THE WHITE LADY OF
ST. ANDREWS CATHEDRAL
LONGEST LIST OF THE LONGEST STUFF AT THE LONGEST DOMAIN NAME AT LONG
The story of the white lady of St. Andrews Cathedral.
Located in Scotland,
St. Andrews Cathedral was one of the largest buildings in Great
Britain during the 10th century, although it was not completed until
the 12th century, the period of time in which it was consecrated
during the reign of Robert I, King of Scots.
The ruins of the cathedral include
conventual buildings, defensive walls, the cloister, and numerous
graves in which a glowing white lady has been seen floating through
the grounds since 300 years ago, although there are minor haunts
that can be traced back to the year 732 AD.
It is believed that this vaporous woman
is a martyr who died violently during the religious Protestant
reformation and today walks through the surroundings looking for an
explanation to her death. According to the legends, she was only 21
years old when she was imprisoned and burned, accused of being a
Today, her face can be seen etched in
the stone of the tower she was facing during her incineration.
Locals say that some afternoons you can hear the fire crackling and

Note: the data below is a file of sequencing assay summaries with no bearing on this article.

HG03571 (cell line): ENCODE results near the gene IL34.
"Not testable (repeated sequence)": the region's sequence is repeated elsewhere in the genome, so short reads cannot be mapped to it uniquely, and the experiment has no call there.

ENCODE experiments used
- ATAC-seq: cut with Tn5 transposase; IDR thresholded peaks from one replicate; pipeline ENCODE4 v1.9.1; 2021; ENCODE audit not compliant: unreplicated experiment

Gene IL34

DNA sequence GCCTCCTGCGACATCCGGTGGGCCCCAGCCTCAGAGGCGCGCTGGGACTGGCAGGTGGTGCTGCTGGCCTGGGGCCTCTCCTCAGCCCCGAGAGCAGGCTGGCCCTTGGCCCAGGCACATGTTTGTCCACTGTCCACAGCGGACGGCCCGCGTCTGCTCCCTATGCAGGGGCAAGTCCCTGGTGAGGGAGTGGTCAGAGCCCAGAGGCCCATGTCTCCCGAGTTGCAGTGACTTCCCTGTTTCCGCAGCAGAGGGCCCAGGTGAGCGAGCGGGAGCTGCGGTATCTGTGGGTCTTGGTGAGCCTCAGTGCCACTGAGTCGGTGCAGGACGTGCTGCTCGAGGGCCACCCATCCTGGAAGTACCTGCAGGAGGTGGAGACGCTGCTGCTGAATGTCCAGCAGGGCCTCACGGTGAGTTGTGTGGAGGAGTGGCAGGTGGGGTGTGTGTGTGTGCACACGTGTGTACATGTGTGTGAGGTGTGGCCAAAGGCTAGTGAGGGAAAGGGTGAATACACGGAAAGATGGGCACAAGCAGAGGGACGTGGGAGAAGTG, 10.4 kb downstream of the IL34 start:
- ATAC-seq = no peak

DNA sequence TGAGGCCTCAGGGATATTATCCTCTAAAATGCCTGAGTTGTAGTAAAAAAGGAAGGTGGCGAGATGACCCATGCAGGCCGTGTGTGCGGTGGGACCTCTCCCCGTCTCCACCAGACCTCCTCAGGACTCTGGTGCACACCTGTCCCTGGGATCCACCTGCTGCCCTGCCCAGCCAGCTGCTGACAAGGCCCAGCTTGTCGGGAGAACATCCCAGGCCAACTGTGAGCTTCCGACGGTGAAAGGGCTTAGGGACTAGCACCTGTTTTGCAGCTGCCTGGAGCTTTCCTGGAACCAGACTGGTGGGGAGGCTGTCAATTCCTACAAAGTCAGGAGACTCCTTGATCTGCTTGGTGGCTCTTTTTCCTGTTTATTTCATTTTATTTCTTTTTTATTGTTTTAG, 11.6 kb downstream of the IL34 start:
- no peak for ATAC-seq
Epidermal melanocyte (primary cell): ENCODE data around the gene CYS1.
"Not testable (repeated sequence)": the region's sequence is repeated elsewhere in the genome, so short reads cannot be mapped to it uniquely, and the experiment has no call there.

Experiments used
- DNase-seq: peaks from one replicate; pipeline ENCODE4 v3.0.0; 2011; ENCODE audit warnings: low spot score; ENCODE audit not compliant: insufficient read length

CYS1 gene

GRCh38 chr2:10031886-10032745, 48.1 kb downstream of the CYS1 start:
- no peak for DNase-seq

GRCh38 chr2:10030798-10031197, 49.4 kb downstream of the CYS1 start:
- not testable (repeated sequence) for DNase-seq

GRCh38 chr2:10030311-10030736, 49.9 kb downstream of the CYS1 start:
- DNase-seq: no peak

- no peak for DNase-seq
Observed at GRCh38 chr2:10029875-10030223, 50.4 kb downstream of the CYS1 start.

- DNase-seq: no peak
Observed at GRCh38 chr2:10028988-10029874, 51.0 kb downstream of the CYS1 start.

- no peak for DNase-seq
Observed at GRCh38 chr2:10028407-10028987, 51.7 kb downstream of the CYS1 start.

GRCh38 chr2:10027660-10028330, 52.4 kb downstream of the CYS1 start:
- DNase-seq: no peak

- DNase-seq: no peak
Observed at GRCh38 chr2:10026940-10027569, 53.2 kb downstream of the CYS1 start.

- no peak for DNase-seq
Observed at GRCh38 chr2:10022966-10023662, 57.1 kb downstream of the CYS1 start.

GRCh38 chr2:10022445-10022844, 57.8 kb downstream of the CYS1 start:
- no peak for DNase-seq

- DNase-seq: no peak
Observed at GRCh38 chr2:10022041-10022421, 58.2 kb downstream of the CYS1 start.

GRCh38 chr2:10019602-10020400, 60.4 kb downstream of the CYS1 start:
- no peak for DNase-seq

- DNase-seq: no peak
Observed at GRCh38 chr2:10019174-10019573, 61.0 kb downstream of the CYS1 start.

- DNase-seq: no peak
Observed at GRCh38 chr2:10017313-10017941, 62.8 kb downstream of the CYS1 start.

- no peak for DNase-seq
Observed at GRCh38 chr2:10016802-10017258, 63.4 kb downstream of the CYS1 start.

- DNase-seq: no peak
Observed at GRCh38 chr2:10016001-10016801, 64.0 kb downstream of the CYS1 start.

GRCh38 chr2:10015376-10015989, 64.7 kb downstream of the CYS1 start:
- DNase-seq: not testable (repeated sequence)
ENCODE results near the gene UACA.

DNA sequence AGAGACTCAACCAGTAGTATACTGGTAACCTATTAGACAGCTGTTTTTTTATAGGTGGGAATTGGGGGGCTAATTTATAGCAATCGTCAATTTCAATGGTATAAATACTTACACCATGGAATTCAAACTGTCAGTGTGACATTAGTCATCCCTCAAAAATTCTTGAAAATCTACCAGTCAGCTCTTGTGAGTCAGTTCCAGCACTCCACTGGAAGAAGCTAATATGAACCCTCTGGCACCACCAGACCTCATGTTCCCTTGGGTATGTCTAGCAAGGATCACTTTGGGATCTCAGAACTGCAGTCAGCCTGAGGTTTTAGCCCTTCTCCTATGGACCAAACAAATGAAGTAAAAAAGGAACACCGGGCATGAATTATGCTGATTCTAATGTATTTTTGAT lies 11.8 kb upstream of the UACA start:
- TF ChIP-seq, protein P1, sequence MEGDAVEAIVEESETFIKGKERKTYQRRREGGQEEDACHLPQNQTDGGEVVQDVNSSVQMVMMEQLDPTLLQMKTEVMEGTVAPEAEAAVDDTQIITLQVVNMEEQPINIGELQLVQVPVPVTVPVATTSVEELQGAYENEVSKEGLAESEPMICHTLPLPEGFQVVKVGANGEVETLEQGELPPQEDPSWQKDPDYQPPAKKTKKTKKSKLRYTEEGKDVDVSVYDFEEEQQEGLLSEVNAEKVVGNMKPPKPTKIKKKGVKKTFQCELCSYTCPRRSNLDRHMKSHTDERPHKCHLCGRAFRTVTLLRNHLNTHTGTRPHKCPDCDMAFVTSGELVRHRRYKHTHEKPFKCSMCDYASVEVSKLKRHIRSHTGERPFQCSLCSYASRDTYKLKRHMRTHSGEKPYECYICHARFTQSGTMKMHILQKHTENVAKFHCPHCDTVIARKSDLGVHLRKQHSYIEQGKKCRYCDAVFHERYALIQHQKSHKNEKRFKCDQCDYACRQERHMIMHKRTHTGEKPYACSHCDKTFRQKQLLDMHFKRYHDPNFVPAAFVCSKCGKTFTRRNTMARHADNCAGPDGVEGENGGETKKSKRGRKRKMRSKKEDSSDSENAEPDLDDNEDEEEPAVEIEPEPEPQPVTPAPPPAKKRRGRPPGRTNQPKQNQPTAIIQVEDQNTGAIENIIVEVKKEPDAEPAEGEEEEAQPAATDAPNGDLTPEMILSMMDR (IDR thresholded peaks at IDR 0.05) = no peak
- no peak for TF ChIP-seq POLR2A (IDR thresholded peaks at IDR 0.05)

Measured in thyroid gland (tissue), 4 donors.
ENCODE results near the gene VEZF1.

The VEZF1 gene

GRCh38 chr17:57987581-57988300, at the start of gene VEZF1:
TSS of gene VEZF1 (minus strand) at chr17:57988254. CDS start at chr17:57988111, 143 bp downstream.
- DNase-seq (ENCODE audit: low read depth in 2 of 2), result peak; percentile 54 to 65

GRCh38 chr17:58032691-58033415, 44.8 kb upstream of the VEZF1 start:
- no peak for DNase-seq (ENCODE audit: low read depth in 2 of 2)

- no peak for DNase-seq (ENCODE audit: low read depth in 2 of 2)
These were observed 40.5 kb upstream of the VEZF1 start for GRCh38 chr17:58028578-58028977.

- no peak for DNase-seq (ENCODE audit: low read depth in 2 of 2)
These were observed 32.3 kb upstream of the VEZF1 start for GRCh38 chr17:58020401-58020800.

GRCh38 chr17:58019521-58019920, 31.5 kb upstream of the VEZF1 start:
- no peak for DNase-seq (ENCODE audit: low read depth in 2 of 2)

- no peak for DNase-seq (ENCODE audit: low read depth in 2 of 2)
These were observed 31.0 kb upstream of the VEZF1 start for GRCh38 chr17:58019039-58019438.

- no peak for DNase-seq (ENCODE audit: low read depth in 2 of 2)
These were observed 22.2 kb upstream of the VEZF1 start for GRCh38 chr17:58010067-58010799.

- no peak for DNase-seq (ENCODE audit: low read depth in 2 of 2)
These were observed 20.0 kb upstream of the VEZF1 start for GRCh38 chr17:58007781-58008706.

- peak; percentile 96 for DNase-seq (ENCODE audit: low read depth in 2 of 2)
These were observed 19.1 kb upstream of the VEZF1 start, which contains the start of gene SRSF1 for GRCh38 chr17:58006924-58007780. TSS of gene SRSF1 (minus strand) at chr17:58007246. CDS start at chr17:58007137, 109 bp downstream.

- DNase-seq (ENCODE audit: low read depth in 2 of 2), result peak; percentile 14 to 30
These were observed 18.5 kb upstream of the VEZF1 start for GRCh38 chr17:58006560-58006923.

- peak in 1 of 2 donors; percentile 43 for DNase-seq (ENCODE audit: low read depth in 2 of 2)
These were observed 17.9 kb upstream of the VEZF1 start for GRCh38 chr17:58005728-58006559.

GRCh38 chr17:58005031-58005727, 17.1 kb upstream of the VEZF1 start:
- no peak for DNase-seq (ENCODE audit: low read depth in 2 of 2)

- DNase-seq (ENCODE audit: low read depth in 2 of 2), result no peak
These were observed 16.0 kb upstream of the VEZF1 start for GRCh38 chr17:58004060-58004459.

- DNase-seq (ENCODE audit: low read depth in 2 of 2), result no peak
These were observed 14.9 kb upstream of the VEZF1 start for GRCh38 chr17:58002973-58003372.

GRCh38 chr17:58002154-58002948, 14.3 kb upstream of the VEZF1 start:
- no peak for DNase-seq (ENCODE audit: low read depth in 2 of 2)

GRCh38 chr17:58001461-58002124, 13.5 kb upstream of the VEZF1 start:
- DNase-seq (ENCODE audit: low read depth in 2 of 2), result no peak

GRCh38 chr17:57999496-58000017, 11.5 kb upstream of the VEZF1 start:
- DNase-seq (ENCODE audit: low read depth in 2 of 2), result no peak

shortly afterwards the mysterious woman flowing away in the
Tourists who have witnessed the spooky
apparition say that the sound is more clearly heard when they went
through the exact place where the woman was burned; listening to
what is probably the sound of her burning flesh.
Closer to St. Andrews Cathedral, the
grounds of Scotland’s oldest University keeps the record of a
heretic lady whose name was Patrick Hamilton, probably the woman to
which the legend refers.
Other versions refer to this woman as the White Lady of the Haunted
Tower, associating her apparition to other ghosts commonly seen
along the Abbey Wall, the place where the bodies of plague victims
where buried until it was sealed in 1868
However, the on-site museum refuses to
give credit to such legend arguing that St Andrews' most valuable
treasure is a Sarcophagus, which sculpting characteristics deserve
more attention than ghostly tales.
The Ruins of St. Andrews Cathedral
Page Sponsored By:
Resize Images and Photos